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On a table lies a 13 x 14 board with black and white tiles, of which we can alter the colours with 27 levers. With each of the levers we can swap the colour of each row or column, so any black tiles in this row (or column respectively) turn white and vice versa. We can use the levers infinite number of times. Starting from all 182 tiles in their black position, how many different layouts can we achieve?

It would be easy to say that if for each tile we have have two values, black and white, it would be $2^{27}$ but I don't think so...

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    $\begingroup$ You should be using MathJax by now $\endgroup$ – gen-z ready to perish Nov 17 '17 at 21:29
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    $\begingroup$ Hint: use any lever twice and you get a result as if you didn't use that particular lever at all. $\endgroup$ – CiaPan Nov 17 '17 at 21:31
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    $\begingroup$ For a given tile configuration, flipping all the levers (both rows and columns) yields the same configuration. $\endgroup$ – Fabio Somenzi Nov 17 '17 at 22:14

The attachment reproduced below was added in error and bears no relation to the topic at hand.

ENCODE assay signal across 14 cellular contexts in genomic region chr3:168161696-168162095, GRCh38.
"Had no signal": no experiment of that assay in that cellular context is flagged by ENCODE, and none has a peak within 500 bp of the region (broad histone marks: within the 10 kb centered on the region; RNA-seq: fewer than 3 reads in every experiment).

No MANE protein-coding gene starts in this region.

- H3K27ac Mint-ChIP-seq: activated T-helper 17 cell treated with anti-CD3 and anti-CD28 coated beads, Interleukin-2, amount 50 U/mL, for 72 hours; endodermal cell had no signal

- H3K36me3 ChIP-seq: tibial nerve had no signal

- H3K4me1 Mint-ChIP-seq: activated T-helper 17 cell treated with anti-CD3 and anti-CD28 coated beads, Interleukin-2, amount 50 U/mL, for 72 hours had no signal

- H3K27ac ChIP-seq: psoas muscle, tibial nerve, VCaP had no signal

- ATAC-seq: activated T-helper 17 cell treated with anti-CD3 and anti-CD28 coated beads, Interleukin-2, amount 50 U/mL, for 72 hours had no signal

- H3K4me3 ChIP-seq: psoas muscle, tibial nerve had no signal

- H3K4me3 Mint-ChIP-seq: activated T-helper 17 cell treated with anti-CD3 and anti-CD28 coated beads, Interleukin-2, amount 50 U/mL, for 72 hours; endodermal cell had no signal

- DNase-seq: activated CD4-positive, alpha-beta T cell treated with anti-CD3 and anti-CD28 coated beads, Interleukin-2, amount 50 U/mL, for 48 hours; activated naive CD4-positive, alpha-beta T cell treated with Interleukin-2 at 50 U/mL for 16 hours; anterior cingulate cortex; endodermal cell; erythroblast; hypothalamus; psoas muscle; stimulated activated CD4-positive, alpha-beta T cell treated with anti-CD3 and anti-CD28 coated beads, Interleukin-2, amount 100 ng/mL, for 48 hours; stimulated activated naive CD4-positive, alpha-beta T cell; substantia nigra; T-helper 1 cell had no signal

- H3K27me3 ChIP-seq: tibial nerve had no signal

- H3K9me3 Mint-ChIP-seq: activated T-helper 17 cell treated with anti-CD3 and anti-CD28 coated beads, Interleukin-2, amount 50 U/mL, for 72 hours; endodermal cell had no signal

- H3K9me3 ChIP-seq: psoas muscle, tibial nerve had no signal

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You can prove by induction that for an $m \times n$ board with $m+n$ levers (or switches), the number of configurations reachable from "all black tiles" is $2^{m+n-1}$.

Base: For $m=n=1$ there is one tile that can be in two configurations.

Inductive Step: Suppose an $m \times n$ board has $2^{m+n-1}$ reachable configurations. Adding one row yields an $(m+1) \times n$ board. For each configuration of the $m \times n$ board and for each position of the new row switch, a distinct configuration is obtained. The reasoning is the same when a column is added.

For the $13 \times 14$ board, we get at most $2^{26} = 67108864$ different configurations, no matter how we flip the switches and no matter which configuration we start with.

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